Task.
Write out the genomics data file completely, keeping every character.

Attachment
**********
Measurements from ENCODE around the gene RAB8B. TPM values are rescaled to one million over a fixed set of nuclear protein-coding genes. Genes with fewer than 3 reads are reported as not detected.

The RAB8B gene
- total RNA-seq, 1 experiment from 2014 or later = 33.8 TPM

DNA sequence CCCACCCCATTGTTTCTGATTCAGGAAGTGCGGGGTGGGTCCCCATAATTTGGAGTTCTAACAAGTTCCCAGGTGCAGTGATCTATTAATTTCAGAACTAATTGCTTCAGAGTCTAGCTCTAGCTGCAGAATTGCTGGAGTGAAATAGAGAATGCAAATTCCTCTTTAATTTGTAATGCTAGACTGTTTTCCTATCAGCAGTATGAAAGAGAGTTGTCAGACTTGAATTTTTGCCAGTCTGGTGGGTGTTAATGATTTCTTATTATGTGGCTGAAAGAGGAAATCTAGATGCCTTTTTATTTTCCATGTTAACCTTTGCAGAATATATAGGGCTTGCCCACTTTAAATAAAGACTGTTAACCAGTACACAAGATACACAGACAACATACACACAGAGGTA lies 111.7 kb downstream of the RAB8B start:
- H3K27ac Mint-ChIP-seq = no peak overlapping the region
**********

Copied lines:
Measurements from ENCODE around the gene RAB8B. TPM values are rescaled to one million over a fixed set of nuclear protein-coding genes. Genes with fewer than 3 reads are reported as not detected.

The RAB8B gene
- total RNA-seq, 1 experiment from 2014 or later = 33.8 TPM

DNA sequence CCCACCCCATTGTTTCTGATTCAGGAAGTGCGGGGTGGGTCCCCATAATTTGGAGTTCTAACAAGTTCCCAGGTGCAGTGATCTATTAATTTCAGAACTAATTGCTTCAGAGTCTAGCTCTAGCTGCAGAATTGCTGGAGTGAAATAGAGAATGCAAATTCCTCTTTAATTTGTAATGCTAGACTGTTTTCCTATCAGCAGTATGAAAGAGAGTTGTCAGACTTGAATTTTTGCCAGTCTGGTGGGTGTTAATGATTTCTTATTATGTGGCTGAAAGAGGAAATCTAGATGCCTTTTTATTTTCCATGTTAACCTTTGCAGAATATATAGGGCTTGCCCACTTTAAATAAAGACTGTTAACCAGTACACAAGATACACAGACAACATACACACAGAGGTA lies 111.7 kb downstream of the RAB8B start:
- H3K27ac Mint-ChIP-seq = no peak overlapping the region